A new law known as the “Water Resources Development Act (WRDA) authorizes the U.S. Army Corps of Engineers more than 10 billion dollars to upgrade drinking water systems. This law needs to be amended or a new law enacted to enhance the water supply of the arid southwestern states that depend on groundwater. A Western Water Enhancement Amendment is needed to allow capture of seasonal monsoon floodwaters to recharge groundwater aquifers. This ground water enhancement would provide a reliable drinking water supply that could allow for the development of planned retirement communities.
Every year, there is a multi-million retirement market for people who want to spend their golden years in a year-round mild climate, away from congestion in big cities. The arid southwestern states rural counties can meet this need. These scenic lands can overcome traditionally high poverty rates with a vibrant economic engine provided by retirement communities, in land-rich, recreational and tourism resources.
The current approach for protecting the threat of aquifer depletion is by restricting growth of real estate developments. This stifles the rural and state economies of the southwest. A water enhancement amendment or act would authorize the U.S. Army Corps of Engineers to design and build systems to capture the annual storm water to recharge the aquifers. Big dams are not needed. All that is needed is diversions or other catchment systems that provide temporary storage of some monsoon water that can be pumped into recharge wells.
The first question is, will there be retirees buying homes in the desert southwest? Without question, there is an established market for successful retirees who want to leave the big city daily grind to planned developments with all the amenities. The Southwest’s rural counties have a wonderful climate, beautiful scenery and are adjacent to public lands, parks and historical preserves. These new residents bring their wealth to the southwest that will provide an unending economic engine that is sorely needed in the region.
This economic footprint is not a boom and bust scenario. It includes two or three decades of building new homes, followed by a continuous need for maintenance services and a marketplace. Most impressive, is the recreational potential for seniors of social sports like golf, hiking and enjoying the natural environment, wildlife and national preserves.
Traditionally, the rural southwest has a disturbing high poverty rate as cattle ranching, mining and agriculture is highly restricted with blind and unreasonable federal regulations on public lands, usually with a speculation that there is a shortage of reasonable sources of water. This myth is supported by an absence of engineering solutions to capture seasonal monsoon floodwaters to enhance our aquifers. Unfortunately, agriculture irrigation use of water is unregulated and traditionally uses more water than a housing development. Real estate development is positive, as most of this water use is recycled.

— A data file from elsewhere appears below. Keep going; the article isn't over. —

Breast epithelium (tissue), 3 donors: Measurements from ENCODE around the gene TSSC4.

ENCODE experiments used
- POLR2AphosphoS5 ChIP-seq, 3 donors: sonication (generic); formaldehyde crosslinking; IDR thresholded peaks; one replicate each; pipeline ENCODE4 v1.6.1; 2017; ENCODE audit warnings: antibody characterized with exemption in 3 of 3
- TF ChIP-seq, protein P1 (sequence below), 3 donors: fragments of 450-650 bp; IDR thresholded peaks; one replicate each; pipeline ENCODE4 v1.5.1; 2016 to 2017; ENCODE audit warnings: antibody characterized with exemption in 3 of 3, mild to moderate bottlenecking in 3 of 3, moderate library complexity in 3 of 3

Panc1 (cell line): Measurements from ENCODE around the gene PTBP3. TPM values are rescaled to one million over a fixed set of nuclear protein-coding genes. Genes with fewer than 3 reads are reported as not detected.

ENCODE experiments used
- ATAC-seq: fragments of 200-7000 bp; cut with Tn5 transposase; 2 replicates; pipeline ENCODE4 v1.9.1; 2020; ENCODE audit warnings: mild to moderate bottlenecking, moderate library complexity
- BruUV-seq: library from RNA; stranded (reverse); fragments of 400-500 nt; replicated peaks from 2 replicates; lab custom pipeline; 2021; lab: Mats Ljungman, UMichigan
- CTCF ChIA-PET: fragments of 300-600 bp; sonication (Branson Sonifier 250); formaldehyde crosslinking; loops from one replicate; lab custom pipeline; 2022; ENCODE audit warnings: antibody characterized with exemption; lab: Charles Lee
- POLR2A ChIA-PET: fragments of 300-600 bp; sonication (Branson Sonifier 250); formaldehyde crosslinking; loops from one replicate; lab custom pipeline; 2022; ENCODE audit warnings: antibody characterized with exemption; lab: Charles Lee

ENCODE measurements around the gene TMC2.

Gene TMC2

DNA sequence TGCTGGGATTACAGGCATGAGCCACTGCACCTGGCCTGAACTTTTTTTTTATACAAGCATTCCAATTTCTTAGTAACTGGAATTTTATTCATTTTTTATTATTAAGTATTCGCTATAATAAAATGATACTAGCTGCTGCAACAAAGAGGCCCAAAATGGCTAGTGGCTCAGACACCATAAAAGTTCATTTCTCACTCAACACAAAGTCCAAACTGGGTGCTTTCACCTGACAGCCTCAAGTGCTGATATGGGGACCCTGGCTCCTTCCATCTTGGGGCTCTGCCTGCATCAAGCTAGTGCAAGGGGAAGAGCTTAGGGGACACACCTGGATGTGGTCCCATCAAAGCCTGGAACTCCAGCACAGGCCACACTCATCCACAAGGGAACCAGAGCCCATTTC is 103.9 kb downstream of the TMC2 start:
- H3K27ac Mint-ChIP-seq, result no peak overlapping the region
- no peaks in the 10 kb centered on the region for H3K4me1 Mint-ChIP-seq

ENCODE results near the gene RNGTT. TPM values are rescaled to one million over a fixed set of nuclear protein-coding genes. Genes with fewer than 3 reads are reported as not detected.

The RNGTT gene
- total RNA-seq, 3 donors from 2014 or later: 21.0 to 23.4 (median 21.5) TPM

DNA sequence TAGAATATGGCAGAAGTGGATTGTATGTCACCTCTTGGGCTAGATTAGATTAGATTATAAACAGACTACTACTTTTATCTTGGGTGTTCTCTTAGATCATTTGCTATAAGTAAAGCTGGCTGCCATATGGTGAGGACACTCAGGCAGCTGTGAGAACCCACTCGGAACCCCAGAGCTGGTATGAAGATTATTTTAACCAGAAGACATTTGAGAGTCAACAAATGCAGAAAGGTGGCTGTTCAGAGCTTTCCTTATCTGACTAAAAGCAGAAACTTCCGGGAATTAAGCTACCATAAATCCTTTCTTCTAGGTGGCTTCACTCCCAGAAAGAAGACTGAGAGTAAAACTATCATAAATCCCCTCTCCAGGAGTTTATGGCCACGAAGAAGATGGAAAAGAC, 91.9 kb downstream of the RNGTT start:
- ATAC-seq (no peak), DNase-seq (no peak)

The U.S. Army Corps of Engineers has an outstanding record of developing engineering solutions to overcome natural impediments that prevent land use and impede economic development. The Corps of Engineers civil districts have been instrumental in cooperatively funding some projects with local funds. The capture of monsoon generated floodwater could be partially funded by a small percentage added to the water bill of residents of a new housing development. As the development of planned real estate takes two or three decades to complete, it gives time to develop an aquifer recharge system as the project is being developed.
What is needed is an example amendment or a western water enhancement act to protect the 888 square miles of the Sierra Vista watershed of the San Pedro River. The present approach to limit land use based upon speculated estimated water use will compromise the flow of the San Pedro River. Change always succeeds with the adoption of a better alternative that meets the economic needs of the community. The use of flood water caused by annual monsoons is more than ample to ensure over-draining water in the San Pedro watershed. The long term benefits of surcharges on water bills for new real estate planned developments could provide income for the federal investment.
The bigger picture is to provide a design based system to capture some of the San Pedro floodwater to enhance the San Pedro aquifer and would expand the tax base for the federal, state and county government. This would also reduce the current welfare drain with a growing community of planned real estate development that provides employment and a stable economy. A domino effect with the rejection of planned real estate developments such as Vigneto and Tribute communities for the failure to adopt a floodwater aquifer enhancement programs, would create an economic decline that leads to a welfare-based economy for those who are unable to leave. These are the strong reasons for a Western Water Enhancement Amendment Act.
Water use studies of retirement developments show not much water use as there are three sources of water inherent with retirement developments:
- Capture of rainwater from building roofs and pavement
- Wash water recovery
- Sanitation of waste water that can be recycled
The long term benefits of a U.S. Army Corps of Engineers water enhancement amendment or act are just too numerous to list.